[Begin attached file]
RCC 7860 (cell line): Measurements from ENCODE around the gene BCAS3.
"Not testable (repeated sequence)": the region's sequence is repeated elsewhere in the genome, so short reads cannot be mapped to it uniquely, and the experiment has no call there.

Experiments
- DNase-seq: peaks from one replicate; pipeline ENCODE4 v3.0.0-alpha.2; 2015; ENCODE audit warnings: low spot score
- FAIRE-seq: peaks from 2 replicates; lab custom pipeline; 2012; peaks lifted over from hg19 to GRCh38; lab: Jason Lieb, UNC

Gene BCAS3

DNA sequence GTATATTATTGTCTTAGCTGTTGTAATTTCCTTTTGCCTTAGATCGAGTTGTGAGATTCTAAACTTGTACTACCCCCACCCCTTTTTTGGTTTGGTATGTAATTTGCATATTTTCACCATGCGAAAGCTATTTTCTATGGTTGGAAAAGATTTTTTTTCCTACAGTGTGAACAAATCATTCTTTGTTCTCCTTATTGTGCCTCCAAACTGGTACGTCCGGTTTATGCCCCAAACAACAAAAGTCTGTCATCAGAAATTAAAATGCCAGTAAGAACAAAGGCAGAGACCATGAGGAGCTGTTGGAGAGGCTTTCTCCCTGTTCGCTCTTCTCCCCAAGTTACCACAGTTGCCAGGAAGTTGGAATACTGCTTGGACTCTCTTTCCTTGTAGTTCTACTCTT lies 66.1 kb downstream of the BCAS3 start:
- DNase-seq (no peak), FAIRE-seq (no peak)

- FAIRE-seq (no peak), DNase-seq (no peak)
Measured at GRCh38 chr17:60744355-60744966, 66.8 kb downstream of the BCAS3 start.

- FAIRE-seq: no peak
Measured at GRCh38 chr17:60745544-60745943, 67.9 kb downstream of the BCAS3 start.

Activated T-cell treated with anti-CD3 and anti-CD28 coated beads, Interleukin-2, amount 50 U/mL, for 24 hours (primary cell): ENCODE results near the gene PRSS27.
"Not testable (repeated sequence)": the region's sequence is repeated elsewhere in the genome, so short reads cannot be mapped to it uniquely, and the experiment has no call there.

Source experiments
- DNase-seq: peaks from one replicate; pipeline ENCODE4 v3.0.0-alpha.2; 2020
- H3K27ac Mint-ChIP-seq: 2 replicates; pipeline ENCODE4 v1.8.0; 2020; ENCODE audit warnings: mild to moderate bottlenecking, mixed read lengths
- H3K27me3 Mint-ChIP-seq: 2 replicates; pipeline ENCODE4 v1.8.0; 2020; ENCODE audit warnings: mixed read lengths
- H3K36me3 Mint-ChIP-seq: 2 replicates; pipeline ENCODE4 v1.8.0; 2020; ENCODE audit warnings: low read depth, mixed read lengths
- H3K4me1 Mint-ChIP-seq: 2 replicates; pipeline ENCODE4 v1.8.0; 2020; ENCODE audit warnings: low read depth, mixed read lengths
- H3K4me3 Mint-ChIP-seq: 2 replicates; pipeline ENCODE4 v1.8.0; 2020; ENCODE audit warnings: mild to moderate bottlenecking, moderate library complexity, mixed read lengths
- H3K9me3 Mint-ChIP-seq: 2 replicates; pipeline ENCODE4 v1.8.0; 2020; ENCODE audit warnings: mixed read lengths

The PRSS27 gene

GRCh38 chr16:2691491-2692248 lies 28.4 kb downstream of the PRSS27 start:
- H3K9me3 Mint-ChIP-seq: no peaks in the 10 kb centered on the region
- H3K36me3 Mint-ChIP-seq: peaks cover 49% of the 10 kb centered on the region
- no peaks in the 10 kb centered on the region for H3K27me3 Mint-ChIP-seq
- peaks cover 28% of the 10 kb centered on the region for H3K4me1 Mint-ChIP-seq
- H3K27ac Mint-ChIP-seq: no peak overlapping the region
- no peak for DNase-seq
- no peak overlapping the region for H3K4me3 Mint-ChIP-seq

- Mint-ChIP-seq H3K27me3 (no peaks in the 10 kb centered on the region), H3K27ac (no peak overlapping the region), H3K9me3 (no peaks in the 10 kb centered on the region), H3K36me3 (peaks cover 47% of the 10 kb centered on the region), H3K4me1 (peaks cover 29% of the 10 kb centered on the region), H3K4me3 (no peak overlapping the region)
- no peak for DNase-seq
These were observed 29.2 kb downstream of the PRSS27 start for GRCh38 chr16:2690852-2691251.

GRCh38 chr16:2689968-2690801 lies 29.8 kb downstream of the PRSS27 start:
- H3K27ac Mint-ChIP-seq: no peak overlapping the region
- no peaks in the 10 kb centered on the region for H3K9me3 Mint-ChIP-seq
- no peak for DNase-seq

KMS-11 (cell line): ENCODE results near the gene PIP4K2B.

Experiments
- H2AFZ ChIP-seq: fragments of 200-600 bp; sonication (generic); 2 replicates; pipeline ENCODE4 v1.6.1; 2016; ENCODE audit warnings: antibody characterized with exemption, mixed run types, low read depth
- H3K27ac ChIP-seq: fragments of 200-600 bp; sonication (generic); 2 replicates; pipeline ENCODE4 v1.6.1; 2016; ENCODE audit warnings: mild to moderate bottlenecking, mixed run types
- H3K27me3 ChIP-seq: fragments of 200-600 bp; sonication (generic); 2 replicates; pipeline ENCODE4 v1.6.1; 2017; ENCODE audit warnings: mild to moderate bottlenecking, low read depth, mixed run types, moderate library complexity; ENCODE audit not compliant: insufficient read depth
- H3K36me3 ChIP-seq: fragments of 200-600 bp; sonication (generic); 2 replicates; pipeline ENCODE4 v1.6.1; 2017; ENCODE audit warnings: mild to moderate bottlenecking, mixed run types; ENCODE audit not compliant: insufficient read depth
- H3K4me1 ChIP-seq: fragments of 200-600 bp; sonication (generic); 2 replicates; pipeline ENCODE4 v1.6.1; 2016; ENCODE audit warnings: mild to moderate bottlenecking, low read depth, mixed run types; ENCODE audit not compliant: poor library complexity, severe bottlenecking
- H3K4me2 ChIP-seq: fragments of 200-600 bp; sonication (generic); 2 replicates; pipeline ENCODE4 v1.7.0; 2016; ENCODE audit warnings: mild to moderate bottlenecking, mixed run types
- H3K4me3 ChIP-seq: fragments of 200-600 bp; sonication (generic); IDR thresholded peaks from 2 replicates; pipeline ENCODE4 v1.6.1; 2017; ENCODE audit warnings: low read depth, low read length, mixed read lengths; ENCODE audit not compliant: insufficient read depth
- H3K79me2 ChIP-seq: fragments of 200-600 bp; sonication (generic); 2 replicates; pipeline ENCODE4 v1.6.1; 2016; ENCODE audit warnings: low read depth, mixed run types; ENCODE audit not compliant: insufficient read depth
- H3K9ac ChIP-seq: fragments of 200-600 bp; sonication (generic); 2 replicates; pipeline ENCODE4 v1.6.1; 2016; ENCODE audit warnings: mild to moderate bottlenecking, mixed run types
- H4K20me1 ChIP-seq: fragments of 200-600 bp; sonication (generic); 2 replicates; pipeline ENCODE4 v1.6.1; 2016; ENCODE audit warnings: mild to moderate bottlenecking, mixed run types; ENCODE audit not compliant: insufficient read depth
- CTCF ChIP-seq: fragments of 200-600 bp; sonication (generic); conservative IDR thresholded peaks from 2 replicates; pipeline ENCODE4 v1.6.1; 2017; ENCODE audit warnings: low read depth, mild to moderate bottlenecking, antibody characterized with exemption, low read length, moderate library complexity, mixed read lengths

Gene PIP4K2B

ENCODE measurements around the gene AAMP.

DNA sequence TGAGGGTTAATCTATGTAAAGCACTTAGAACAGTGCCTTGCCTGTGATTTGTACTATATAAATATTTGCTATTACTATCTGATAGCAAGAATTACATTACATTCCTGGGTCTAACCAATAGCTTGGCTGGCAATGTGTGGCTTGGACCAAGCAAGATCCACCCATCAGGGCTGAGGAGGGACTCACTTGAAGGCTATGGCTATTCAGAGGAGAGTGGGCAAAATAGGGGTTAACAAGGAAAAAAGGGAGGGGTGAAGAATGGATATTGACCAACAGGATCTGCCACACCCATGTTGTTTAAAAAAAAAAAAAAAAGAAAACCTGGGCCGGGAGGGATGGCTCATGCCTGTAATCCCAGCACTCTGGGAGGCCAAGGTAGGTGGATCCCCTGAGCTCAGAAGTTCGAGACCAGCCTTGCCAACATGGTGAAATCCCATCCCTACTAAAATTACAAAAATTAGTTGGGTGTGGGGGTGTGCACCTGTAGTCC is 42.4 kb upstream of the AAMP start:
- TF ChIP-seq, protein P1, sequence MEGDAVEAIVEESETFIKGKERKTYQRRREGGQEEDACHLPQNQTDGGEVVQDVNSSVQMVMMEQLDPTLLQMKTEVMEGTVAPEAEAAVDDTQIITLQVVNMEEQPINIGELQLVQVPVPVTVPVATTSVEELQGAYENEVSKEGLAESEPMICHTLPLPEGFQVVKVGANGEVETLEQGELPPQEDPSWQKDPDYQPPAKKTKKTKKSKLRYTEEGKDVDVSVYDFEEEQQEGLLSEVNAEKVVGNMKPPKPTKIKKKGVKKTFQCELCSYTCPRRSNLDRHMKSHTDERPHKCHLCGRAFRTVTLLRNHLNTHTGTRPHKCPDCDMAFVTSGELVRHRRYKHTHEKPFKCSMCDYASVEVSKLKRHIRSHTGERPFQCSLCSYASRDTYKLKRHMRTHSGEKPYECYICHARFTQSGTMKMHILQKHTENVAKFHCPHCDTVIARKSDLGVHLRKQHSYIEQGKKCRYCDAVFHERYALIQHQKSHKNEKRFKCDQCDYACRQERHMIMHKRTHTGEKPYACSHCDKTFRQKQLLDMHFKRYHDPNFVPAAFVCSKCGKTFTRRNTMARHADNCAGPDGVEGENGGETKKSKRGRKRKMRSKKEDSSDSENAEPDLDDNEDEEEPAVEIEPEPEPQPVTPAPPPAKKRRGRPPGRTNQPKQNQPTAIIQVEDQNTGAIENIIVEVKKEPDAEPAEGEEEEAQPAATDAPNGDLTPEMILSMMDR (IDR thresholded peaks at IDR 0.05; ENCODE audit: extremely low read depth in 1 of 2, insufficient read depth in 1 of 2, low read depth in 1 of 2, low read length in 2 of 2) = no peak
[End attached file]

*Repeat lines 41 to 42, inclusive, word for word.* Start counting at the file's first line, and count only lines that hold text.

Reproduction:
- H2AFZ ChIP-seq: fragments of 200-600 bp; sonication (generic); 2 replicates; pipeline ENCODE4 v1.6.1; 2016; ENCODE audit warnings: antibody characterized with exemption, mixed run types, low read depth
- H3K27ac ChIP-seq: fragments of 200-600 bp; sonication (generic); 2 replicates; pipeline ENCODE4 v1.6.1; 2016; ENCODE audit warnings: mild to moderate bottlenecking, mixed run types